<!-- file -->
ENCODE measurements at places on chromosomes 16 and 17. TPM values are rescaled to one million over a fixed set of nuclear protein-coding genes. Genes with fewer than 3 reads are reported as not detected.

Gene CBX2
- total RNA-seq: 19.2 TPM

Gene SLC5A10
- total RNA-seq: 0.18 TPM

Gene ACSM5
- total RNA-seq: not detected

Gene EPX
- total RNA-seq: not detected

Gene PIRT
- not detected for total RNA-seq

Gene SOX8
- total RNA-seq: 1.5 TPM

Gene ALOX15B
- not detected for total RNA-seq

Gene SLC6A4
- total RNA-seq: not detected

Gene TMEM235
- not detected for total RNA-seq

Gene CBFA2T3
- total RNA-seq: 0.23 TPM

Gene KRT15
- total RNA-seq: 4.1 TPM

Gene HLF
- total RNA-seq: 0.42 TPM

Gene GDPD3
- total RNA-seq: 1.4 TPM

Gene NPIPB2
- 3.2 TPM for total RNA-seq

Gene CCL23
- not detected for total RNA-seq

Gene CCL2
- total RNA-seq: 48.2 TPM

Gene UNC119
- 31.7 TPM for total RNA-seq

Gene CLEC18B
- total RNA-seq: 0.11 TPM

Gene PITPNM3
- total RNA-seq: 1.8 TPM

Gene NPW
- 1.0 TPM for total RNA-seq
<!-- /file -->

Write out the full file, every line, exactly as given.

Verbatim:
ENCODE measurements at places on chromosomes 16 and 17. TPM values are rescaled to one million over a fixed set of nuclear protein-coding genes. Genes with fewer than 3 reads are reported as not detected.

Gene CBX2
- total RNA-seq: 19.2 TPM

Gene SLC5A10
- total RNA-seq: 0.18 TPM

Gene ACSM5
- total RNA-seq: not detected

Gene EPX
- total RNA-seq: not detected

Gene PIRT
- not detected for total RNA-seq

Gene SOX8
- total RNA-seq: 1.5 TPM

Gene ALOX15B
- not detected for total RNA-seq

Gene SLC6A4
- total RNA-seq: not detected

Gene TMEM235
- not detected for total RNA-seq

Gene CBFA2T3
- total RNA-seq: 0.23 TPM

Gene KRT15
- total RNA-seq: 4.1 TPM

Gene HLF
- total RNA-seq: 0.42 TPM

Gene GDPD3
- total RNA-seq: 1.4 TPM

Gene NPIPB2
- 3.2 TPM for total RNA-seq

Gene CCL23
- not detected for total RNA-seq

Gene CCL2
- total RNA-seq: 48.2 TPM

Gene UNC119
- 31.7 TPM for total RNA-seq

Gene CLEC18B
- total RNA-seq: 0.11 TPM

Gene PITPNM3
- total RNA-seq: 1.8 TPM

Gene NPW
- 1.0 TPM for total RNA-seq